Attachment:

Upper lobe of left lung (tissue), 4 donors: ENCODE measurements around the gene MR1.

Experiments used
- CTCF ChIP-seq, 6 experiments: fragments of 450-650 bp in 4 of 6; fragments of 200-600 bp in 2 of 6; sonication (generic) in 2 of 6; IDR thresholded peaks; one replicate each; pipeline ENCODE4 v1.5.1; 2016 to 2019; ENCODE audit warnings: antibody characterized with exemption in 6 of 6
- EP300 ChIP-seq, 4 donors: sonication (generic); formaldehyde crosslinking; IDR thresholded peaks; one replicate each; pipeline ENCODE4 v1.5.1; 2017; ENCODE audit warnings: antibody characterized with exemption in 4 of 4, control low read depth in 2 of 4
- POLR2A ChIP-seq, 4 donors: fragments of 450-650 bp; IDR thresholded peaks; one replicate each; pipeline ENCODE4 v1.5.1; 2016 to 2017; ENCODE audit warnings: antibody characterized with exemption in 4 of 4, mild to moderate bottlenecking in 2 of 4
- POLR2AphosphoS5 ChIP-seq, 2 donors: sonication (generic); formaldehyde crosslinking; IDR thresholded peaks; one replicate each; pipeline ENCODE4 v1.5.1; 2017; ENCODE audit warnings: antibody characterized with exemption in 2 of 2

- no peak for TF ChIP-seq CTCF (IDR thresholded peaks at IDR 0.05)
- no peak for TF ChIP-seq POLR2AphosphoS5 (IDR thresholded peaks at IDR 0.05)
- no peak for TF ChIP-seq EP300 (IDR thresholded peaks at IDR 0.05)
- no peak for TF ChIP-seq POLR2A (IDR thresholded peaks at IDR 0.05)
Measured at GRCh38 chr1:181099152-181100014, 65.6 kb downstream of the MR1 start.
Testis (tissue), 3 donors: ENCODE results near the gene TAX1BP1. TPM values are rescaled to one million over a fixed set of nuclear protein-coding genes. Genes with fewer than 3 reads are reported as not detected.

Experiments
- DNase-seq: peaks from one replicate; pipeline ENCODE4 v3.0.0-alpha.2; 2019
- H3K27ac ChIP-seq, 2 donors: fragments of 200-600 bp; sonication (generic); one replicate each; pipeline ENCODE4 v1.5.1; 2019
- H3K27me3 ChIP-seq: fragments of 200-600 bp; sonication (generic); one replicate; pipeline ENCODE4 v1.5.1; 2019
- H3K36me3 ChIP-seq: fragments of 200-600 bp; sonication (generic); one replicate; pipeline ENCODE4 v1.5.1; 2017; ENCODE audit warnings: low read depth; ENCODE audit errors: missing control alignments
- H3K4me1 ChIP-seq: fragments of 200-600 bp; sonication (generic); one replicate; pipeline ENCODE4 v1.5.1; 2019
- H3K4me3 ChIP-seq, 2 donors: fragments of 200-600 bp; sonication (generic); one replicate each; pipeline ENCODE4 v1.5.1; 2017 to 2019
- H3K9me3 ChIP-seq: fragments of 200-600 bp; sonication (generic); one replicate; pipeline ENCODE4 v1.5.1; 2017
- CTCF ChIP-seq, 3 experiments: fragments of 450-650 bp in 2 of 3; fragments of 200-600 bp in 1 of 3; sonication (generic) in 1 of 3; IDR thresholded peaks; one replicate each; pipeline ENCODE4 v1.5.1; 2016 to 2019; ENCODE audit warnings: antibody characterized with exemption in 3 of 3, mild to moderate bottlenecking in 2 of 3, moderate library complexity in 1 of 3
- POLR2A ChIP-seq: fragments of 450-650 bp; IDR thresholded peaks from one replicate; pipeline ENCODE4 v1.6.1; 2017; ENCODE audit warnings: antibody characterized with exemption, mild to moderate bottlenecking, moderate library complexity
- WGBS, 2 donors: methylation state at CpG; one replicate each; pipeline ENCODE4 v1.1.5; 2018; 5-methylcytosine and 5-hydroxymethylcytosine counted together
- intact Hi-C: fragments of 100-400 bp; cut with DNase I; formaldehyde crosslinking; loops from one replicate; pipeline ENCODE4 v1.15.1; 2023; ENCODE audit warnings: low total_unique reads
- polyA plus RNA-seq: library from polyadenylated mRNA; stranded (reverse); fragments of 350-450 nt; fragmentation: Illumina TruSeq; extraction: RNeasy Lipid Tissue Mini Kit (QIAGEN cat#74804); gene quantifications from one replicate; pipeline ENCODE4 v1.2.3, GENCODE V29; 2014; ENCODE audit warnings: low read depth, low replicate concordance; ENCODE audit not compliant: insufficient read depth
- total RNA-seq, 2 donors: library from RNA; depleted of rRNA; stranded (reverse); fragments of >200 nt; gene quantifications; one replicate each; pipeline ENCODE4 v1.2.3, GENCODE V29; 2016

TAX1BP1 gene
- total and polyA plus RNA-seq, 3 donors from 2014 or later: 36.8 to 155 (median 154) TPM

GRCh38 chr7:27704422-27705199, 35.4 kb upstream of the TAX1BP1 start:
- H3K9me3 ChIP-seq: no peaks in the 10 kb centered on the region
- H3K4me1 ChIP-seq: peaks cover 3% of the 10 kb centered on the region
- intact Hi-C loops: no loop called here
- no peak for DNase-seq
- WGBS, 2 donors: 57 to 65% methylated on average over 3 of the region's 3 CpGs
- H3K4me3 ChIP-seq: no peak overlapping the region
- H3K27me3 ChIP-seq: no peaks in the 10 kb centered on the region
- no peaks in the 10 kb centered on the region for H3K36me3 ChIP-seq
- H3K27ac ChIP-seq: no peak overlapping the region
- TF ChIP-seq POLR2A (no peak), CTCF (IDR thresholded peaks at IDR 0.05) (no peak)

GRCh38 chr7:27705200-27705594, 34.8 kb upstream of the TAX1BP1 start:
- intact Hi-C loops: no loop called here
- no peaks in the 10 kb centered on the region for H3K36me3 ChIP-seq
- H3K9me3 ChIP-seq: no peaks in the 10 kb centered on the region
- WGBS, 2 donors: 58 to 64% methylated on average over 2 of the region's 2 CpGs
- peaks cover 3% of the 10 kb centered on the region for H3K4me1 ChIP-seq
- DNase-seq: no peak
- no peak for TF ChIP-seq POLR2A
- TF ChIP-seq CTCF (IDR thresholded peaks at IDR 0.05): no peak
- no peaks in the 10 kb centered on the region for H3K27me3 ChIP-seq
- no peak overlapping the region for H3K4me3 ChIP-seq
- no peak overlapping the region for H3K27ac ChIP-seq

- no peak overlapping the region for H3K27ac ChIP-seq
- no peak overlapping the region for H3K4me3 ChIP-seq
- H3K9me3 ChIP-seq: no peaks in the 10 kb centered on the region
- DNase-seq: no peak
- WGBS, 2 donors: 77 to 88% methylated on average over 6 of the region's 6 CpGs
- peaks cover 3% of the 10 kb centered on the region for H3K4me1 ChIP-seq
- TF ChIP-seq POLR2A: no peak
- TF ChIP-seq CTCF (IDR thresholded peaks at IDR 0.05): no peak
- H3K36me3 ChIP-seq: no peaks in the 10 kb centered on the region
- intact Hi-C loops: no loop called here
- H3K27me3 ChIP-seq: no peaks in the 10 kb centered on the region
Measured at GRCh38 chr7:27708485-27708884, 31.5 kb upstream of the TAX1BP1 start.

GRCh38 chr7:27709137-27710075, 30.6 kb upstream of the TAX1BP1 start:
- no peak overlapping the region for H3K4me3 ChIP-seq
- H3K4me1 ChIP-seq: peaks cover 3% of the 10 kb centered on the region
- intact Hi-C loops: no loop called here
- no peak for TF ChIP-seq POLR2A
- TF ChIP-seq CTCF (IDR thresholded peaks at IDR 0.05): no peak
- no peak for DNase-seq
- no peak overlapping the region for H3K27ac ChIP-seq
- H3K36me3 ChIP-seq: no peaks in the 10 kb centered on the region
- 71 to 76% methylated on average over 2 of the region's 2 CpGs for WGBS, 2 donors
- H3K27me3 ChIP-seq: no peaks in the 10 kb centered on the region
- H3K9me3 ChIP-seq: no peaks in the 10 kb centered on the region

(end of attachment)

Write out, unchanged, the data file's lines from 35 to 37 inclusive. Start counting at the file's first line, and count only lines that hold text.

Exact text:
- H3K4me3 ChIP-seq: no peak overlapping the region
- H3K27me3 ChIP-seq: no peaks in the 10 kb centered on the region
- no peaks in the 10 kb centered on the region for H3K36me3 ChIP-seq